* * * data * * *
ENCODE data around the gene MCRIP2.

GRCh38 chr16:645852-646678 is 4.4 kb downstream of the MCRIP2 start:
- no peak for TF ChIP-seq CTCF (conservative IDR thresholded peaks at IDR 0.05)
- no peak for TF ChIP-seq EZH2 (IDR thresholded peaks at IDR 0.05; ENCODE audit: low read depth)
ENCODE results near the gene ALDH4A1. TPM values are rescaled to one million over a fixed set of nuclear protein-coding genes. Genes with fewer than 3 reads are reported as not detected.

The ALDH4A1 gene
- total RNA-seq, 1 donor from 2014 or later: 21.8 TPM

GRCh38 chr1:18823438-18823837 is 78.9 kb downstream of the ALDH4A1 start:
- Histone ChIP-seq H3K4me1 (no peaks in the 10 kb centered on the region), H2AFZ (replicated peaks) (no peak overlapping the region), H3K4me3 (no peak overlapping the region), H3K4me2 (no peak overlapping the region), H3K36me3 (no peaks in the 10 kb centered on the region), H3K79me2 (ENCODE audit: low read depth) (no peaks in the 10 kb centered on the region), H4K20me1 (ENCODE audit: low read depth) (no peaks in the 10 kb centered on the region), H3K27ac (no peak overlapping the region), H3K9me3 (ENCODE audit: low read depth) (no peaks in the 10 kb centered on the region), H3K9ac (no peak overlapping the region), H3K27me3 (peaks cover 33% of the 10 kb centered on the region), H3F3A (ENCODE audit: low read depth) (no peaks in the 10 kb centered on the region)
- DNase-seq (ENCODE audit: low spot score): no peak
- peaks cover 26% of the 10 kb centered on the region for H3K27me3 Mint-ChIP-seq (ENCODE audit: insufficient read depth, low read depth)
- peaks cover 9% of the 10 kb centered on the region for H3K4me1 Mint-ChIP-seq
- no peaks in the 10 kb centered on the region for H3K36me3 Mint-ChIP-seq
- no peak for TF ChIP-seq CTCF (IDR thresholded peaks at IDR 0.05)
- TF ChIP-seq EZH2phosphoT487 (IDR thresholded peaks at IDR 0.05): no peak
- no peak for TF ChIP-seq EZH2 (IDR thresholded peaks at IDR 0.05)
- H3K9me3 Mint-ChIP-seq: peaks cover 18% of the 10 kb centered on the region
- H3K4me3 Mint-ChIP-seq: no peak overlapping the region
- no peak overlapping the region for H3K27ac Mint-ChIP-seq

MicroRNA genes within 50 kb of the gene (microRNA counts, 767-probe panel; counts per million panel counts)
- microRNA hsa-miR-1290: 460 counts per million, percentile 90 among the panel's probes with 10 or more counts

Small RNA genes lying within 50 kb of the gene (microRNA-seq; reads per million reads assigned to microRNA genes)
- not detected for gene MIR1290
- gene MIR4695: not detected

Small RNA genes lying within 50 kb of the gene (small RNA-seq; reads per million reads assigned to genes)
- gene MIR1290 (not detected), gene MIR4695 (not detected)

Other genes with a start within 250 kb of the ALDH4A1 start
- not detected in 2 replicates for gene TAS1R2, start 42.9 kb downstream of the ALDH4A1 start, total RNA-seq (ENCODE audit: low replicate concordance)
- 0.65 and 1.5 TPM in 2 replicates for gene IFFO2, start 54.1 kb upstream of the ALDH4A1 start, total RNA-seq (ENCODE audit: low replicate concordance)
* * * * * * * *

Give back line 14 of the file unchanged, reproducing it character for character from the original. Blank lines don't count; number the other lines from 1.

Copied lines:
- no peak for TF ChIP-seq CTCF (IDR thresholded peaks at IDR 0.05)